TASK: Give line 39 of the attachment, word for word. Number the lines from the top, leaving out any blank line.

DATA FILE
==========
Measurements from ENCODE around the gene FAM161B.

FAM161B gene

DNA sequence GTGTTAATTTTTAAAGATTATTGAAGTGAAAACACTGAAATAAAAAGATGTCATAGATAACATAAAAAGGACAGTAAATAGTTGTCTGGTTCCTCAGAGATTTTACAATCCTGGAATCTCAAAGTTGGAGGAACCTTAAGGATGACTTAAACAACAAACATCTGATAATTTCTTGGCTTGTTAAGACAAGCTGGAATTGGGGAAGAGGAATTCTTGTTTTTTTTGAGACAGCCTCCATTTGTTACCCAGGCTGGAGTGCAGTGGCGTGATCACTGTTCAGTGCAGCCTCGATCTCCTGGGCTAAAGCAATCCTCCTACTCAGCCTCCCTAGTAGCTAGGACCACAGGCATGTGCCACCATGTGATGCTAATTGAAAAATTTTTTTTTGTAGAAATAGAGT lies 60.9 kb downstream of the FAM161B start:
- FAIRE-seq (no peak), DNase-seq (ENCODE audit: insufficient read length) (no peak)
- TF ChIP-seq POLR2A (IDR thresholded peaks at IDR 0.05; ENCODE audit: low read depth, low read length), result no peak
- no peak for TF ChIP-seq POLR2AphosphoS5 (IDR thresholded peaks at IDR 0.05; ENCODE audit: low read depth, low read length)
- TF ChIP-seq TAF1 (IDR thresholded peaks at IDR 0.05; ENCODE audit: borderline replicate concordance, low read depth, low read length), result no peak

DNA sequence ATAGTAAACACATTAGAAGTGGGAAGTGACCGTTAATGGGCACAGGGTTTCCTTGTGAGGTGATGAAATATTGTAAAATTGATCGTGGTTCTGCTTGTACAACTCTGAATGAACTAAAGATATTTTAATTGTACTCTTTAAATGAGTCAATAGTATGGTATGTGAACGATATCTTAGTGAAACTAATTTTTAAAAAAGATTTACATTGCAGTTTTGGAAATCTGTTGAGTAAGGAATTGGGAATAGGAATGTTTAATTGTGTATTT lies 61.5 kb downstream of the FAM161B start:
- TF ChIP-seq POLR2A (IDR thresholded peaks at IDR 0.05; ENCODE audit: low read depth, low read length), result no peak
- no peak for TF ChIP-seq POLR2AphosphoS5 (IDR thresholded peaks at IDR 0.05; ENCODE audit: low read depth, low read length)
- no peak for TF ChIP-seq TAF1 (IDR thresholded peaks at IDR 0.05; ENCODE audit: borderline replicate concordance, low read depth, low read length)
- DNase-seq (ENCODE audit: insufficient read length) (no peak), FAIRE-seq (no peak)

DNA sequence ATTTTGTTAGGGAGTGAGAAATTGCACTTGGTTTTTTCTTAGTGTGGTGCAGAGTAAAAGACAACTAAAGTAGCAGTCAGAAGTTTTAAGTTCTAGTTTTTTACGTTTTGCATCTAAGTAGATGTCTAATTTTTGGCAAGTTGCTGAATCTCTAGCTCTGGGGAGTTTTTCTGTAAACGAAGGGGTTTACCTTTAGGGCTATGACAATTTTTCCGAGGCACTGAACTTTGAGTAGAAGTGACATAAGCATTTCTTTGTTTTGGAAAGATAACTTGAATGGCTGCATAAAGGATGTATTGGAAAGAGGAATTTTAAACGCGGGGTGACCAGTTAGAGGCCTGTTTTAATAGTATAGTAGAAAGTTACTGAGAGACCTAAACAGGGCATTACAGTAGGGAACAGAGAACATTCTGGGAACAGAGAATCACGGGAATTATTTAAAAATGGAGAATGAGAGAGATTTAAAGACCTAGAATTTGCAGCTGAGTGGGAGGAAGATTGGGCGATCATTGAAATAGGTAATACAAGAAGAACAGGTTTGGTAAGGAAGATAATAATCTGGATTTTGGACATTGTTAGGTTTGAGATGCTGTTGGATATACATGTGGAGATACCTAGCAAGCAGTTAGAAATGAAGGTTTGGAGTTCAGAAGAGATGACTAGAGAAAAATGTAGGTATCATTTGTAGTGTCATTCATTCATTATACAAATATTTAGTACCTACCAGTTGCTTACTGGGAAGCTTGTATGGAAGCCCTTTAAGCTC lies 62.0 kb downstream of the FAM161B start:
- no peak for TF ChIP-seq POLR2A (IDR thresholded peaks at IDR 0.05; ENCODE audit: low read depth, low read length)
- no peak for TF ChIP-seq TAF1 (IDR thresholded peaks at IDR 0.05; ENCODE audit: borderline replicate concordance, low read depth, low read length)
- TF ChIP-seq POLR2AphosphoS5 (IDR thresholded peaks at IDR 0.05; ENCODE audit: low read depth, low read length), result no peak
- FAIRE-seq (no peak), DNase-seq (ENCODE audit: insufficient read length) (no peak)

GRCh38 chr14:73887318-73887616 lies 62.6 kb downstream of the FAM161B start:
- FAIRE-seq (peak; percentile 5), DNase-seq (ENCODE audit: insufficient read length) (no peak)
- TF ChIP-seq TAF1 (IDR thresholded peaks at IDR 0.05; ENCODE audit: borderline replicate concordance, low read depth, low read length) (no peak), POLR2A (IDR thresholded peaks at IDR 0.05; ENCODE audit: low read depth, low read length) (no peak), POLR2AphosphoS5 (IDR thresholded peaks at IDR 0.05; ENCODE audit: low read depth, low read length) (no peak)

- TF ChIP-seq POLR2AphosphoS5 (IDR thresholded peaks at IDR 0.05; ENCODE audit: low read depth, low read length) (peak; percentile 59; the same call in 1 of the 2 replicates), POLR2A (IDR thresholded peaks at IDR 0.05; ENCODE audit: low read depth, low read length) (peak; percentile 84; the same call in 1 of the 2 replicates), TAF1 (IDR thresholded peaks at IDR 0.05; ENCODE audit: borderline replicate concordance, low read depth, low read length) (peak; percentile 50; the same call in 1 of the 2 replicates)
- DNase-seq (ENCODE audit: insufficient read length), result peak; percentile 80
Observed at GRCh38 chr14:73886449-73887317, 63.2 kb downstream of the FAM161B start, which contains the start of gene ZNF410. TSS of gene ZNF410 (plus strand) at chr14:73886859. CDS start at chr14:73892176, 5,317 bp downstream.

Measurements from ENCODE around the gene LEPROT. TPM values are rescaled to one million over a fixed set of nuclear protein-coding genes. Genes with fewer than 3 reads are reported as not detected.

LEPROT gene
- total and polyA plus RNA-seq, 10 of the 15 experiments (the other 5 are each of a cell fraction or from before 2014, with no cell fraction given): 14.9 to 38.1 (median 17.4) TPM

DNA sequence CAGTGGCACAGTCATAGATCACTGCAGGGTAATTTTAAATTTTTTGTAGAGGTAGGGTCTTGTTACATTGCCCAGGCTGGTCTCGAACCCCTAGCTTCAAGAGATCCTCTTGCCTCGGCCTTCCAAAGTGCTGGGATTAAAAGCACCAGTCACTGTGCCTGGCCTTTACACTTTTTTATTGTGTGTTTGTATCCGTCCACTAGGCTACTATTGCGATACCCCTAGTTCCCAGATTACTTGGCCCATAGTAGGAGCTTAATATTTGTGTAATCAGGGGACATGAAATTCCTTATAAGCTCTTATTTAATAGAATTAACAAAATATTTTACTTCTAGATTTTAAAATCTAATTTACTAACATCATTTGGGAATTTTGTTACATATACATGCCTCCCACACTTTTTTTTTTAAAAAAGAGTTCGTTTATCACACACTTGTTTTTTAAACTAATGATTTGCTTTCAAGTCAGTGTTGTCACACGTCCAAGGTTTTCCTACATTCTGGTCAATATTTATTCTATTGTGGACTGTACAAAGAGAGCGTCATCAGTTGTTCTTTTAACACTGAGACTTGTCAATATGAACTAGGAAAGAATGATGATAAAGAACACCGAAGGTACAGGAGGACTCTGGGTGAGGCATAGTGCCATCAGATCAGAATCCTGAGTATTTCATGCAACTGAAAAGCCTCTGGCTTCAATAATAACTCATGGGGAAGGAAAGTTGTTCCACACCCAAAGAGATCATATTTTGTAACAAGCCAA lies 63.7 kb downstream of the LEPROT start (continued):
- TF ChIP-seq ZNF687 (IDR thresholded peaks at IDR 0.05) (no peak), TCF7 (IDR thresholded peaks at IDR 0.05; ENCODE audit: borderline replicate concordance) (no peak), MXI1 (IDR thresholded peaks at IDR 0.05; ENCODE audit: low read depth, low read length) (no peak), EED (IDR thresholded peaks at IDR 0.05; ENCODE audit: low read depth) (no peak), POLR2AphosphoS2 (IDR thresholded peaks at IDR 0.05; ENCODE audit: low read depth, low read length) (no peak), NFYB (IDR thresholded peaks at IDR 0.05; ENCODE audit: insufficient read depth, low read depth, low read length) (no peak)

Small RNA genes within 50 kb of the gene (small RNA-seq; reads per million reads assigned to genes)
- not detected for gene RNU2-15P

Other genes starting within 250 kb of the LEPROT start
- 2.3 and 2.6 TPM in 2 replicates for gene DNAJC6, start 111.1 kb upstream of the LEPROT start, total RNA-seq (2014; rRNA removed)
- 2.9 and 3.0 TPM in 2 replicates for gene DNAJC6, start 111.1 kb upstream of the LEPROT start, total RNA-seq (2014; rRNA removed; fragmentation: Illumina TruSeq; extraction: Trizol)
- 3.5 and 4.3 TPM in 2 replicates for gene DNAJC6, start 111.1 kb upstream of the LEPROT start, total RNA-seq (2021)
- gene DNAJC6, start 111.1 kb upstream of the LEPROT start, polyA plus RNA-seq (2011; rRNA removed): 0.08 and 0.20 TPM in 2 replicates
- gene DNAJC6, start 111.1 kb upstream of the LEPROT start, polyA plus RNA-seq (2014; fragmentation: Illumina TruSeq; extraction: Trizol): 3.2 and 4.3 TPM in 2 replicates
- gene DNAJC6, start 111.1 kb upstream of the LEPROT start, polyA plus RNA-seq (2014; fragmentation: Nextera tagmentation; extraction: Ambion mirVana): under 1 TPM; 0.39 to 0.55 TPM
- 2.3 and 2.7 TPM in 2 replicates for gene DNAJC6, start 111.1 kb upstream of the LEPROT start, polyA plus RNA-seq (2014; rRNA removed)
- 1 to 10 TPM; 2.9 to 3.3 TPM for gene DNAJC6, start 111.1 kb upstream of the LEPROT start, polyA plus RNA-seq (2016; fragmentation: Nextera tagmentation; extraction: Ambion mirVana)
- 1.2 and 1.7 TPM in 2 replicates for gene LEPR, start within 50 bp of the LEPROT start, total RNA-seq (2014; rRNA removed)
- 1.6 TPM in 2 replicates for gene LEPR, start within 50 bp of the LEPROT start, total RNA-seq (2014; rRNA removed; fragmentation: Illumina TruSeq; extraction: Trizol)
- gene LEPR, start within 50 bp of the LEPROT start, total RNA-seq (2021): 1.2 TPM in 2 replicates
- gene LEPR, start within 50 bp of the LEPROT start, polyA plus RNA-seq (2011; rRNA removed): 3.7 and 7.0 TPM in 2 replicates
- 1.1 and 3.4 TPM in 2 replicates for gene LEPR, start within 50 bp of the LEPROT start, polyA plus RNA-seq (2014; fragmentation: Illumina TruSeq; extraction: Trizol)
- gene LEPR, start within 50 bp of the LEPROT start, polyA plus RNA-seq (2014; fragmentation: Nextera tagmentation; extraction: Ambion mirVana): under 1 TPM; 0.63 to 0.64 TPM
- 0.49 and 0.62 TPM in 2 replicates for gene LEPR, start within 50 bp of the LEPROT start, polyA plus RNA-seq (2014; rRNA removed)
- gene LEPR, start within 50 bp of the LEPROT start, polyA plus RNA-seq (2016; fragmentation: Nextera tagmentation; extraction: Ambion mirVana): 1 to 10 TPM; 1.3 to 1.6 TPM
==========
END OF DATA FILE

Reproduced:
- 1 to 10 TPM; 2.9 to 3.3 TPM for gene DNAJC6, start 111.1 kb upstream of the LEPROT start, polyA plus RNA-seq (2016; fragmentation: Nextera tagmentation; extraction: Ambion mirVana)